Sunday, July 21, 2019
Retro Referee: Bad News Baseball (NES)
Bad News Baseball isn't necessarily one of the games that comes to mind when thinking about NES baseball titles. Most players will instinctively think of RBI Baseball, Baseball Stars, or Bases Loaded... but this game absolutely deserves to be added to the conversation when considering some of the best baseball games for the console. It's easy to play, has plenty of replay value, and incorporates Tecmo's then-trademark cutscenes to spice up the experience.
Pitchers can change speeds and add a measure of break, but their skill in these areas is dictated by stats that managers can look at before each game. Some pitchers are fireballers, reaching speeds of over 100mph. Others can curve inside and outside, painting the corners with efficiency. Holding the D-pad up while pitching turns the pitch into a forkball that falls onto the plate and can fool certain hitters. Unfortunately, pitcher stamina is very short. After just a few fastballs or forkballs, pitchers lose a lot of velocity, making their deliveries easier to make contact with. Careful management of pitcher stamina is a requisite, even for teams that hold significant leads.
There's no doubt that offense is the star of the show here. Home runs come in bunches, with teams occasionally stringing together three or four round-trippers in a row. There are some seeing-eye grounders that can take defenses by surprise and speedy runners can sometimes turn these into extra-base hits. Computer-controlled pitchers are often always around the plate, so timing and an aggressive approach are favored over patience and taking pitches.
Fielding is decent. Players must react and move fielders at the ping of the bat, ranging deep on fly balls and ranging left or right depending on the batted ball's flight path. With some practice, fielding becomes fairly reliable; however, errors occur randomly and can sometimes be the difference between a 1-2-3 inning and a crooked number.
Games move at a quick pace, even in blowout situations, and full games can be played in 15-20 minutes. Cutscenes occasionally pop up during close calls on the basepaths, and always play after home runs. There are several different homer scenes, based on situations like solo shots or three-run jacks. They're reminiscent of a Little League game, with lots of team interaction and poking fun at adults-- like sleeping coaches in the dugout. Particularly long drives have a cool outer space scene that's seemingly pulled straight out of Baseball Bugs. These cutscenes add personality to the overall game while not being obtrusive or annoying.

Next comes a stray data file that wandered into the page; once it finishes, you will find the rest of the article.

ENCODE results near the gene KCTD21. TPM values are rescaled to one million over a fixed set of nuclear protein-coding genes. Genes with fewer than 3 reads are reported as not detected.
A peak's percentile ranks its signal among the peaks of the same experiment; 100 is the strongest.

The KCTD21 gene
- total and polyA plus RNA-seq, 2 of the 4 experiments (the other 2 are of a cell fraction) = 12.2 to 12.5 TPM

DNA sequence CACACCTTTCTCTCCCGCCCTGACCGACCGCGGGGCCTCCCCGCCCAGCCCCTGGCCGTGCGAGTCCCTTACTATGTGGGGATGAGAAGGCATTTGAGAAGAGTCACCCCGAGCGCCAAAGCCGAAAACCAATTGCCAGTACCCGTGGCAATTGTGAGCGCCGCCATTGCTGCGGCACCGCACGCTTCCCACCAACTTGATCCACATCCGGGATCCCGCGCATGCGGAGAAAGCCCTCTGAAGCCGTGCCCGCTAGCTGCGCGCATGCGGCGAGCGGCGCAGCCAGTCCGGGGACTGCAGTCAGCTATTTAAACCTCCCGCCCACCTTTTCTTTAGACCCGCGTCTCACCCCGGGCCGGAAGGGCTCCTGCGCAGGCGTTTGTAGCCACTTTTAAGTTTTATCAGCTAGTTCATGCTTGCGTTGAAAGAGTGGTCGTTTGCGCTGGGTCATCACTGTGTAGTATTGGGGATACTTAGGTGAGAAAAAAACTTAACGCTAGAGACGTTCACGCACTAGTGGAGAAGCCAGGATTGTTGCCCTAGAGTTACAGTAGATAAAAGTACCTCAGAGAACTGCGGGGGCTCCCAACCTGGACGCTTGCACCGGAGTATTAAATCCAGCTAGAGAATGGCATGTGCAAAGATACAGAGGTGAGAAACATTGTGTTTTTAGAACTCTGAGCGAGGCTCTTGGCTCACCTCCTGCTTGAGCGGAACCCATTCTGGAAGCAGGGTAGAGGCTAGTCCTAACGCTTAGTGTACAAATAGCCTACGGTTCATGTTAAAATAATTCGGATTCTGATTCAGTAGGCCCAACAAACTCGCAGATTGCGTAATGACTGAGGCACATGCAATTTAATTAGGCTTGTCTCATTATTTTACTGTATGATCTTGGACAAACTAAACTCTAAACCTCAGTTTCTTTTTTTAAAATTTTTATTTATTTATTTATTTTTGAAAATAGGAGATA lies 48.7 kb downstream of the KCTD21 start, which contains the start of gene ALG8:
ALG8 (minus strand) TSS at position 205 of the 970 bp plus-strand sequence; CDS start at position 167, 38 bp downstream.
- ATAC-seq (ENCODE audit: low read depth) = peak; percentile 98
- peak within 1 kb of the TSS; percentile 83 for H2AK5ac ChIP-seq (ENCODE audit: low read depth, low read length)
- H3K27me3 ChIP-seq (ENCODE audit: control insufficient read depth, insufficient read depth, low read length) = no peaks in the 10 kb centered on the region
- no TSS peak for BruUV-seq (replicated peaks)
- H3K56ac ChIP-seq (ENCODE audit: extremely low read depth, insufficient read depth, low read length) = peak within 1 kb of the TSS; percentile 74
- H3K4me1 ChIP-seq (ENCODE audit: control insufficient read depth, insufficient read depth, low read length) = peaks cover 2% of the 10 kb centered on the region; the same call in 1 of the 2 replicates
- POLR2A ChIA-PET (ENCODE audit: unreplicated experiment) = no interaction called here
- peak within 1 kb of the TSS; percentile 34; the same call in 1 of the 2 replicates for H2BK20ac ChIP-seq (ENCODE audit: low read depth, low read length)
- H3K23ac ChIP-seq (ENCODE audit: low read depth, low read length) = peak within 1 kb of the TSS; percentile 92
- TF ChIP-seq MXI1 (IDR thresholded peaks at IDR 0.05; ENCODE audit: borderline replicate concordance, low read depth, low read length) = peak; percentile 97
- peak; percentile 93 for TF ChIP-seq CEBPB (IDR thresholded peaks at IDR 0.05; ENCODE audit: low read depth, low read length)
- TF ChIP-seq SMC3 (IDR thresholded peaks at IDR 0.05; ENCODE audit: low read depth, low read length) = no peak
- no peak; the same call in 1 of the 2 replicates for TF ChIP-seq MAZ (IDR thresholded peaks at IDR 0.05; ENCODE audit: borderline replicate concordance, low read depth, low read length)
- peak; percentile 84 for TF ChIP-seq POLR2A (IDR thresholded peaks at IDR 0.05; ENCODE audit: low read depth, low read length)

Replay value for solo players revolves around trying to beat each team in the game. Difficulty gradually increases with each successive matchup. Don't expect to blow out later opponents after winning by the 10+ run "mercy rule" early on. Unfortunately, the passwords to resume play are lengthy, and it's recommended that players take snap photos of these if needed instead of writing them down. A battery save would've been really nice here.
The visuals are generally quite good, especially during the cutscenes and the pitcher/batter matchup. Players are nicely detailed and animate well through their swings or pitching motions. When the camera zooms out to a fielding perspective, players all look the same. One unique animation is that, when offensive players are called out, they fall to the ground with stars dancing around their heads. This gets old fast, though. Sound is fueled by catchy theme music for each team and occasional digitized voice calls from the long-eared bunny umpire. It's a decent audio-visual package overall that performs well and doesn't have too many drawbacks.
Bad News Baseball may be lacking features that the more prominent NES baseball games have, but it's not lacking at all in the fun department-- and that's what counts the most. Whether you just fire it up for a quick game or two, or whether you want to see what happens when you beat all of the teams, this game is worthy of a place in your NES library.